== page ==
Isha Foundation is a fruit of one man’s experiences and efforts to drive the world towards achieving inner peace and harmony. Through various means, the foundation helps people explore their inner souls while also guiding them towards making a better world for everyone to live in. One such initiative was the Innovating India’s Schooling Conference, held on the 5th of November 2016 in Coimbatore – the aim of which was solely to find out ways in which the future of education in this country can be molded so as to carve out a bright future for the nation.


Isha foundation was a spiritual experience. It resonated and stirred the soul. Being in education for over three decades and doing some innovative work, I was left with a sense of awe and a feeling that one had so much more to learn and achieve and do something even more meaningful.

Education should be meaningful and develop or nurture a human being who can relate to his or her true potential and contribute to the growth of the human race. While our system is based on the IQ and content quotient, Isha’s homeschool and Samskriti are a reflection of what we should do to our children, so that the future of this planet is safe. Education is not for the university, but for the universe is what Sadguru (a mystic and the founder of the Isha Foundation) says.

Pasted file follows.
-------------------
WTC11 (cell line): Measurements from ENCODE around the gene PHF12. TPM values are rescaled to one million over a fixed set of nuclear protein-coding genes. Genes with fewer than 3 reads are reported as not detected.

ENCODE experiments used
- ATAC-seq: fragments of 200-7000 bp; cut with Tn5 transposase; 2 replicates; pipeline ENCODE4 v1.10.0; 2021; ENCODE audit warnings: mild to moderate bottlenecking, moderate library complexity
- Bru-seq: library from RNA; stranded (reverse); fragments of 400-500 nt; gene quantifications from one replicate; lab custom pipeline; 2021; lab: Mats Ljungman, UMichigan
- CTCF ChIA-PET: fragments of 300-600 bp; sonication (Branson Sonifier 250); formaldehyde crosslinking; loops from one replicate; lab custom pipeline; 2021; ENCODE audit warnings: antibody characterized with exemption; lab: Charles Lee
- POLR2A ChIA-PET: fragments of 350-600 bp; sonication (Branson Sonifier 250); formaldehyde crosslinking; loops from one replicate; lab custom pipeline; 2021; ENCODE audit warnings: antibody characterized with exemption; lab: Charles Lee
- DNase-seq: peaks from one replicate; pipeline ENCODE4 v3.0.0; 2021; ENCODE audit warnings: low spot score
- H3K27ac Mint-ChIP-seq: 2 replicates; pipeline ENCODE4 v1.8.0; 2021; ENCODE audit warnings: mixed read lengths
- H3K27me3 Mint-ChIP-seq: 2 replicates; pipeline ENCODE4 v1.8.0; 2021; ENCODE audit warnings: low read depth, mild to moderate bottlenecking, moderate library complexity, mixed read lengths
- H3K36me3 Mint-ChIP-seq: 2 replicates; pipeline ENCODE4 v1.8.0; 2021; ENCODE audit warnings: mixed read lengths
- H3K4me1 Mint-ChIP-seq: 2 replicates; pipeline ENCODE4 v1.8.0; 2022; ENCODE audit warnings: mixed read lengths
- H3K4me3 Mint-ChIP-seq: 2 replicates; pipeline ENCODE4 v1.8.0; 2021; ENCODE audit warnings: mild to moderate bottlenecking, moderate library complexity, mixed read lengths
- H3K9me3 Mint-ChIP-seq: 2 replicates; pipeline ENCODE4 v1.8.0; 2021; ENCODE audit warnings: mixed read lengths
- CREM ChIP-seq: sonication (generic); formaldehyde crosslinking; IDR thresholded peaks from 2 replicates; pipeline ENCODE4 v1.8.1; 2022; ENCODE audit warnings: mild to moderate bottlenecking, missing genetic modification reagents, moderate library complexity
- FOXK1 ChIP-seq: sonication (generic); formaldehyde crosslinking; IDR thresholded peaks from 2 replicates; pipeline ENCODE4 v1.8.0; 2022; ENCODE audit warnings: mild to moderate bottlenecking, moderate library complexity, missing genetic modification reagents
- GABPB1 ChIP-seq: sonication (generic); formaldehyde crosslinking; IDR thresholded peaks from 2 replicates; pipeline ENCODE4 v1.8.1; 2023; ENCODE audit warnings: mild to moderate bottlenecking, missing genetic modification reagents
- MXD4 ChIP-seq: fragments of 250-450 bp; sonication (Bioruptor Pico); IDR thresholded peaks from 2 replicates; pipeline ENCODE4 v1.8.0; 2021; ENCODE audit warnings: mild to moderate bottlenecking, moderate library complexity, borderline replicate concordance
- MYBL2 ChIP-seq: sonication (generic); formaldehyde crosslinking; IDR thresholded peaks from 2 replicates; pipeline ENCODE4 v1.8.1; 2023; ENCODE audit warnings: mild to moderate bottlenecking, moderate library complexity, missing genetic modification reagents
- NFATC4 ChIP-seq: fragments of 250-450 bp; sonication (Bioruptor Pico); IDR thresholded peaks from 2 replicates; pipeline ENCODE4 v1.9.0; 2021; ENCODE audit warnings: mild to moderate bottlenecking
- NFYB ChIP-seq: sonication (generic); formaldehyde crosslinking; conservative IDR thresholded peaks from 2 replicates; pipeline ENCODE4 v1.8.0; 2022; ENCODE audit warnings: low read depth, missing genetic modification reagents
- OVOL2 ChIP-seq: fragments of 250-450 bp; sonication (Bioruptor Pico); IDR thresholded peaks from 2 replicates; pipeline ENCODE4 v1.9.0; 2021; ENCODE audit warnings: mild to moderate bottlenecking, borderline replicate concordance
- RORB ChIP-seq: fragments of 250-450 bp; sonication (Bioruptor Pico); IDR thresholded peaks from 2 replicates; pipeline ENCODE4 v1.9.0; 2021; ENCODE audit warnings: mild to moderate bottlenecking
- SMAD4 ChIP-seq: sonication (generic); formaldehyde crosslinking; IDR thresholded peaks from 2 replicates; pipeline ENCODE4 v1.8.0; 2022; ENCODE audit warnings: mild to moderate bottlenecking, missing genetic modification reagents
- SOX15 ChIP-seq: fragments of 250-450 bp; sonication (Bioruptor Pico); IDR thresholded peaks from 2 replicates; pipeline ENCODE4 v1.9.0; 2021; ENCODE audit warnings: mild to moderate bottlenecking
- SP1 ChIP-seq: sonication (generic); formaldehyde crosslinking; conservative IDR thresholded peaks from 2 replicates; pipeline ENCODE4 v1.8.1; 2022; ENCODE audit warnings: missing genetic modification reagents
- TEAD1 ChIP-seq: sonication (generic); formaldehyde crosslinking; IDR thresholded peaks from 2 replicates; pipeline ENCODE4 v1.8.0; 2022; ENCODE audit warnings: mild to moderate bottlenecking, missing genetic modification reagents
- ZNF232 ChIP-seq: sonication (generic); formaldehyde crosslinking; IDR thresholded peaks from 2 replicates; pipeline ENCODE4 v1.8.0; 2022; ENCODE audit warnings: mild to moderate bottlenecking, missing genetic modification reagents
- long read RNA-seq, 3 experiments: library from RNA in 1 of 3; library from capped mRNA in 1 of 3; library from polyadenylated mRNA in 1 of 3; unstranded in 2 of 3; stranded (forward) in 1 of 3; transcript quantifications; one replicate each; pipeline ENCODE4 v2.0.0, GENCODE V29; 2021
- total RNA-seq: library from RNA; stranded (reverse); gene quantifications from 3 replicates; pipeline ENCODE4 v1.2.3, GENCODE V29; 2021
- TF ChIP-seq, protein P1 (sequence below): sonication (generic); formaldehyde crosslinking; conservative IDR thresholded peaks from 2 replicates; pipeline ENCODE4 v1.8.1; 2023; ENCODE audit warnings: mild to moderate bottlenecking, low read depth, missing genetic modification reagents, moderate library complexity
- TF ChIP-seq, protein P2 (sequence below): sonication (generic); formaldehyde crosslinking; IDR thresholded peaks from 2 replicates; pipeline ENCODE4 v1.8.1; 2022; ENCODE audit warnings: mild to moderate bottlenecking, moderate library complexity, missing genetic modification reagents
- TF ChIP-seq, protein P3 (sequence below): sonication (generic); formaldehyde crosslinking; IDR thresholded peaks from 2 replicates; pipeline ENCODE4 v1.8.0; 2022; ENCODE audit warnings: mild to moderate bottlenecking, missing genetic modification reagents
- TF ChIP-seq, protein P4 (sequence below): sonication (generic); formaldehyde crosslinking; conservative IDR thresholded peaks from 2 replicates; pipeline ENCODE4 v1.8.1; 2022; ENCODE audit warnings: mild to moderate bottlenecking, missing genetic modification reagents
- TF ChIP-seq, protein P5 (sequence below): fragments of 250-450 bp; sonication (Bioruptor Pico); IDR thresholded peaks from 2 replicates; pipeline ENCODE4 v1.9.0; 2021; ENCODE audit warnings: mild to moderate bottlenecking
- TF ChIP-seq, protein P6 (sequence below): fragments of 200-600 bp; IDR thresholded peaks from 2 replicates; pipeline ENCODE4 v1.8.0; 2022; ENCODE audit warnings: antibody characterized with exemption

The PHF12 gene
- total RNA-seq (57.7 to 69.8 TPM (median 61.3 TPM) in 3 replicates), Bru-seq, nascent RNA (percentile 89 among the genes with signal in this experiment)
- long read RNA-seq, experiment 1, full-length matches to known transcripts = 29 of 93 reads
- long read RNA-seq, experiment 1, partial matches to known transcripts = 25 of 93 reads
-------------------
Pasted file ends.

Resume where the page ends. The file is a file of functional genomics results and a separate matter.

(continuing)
The Isha Foundation has three models of schooling -:

The first model is Isha Vidhya:

Isha Vidhya is a regular school for the underprivileged children. The school follows the regular school schedule and is based on a simple model with basic facilities. Yet the uniqueness of the school is the energy of the volunteer teachers who teach with a high level of energy and purpose and this is reflected through the way the children interact with strangers. The pride, confidence and the awareness of their surroundings is visible when they walk you through the school.

Isha Homeschool is another model:

Homeschool is a beautiful concept that highlights the best of the home – the emotional nurturer and school- the Gyan nurturer. The children are away from home in a home yet achieving the nutrients that a home can give. The pedagogy of the homeschool is simple but effective. At the primary level, the children are put in groups of twenty with the home teachers who take care of the needs of the children completely. The classroom is actually a large hall divided into various corners with low stools and rugs and children work in groups accordingly to their ability. The walls have the group work displayed and each one is at a level that the groups have worked on. There are no grades, but ability grouping depending on which level the child is at the skill being taught. All of them have to do yoga and various co-curricular activities in the large areas allocated for each of the activities.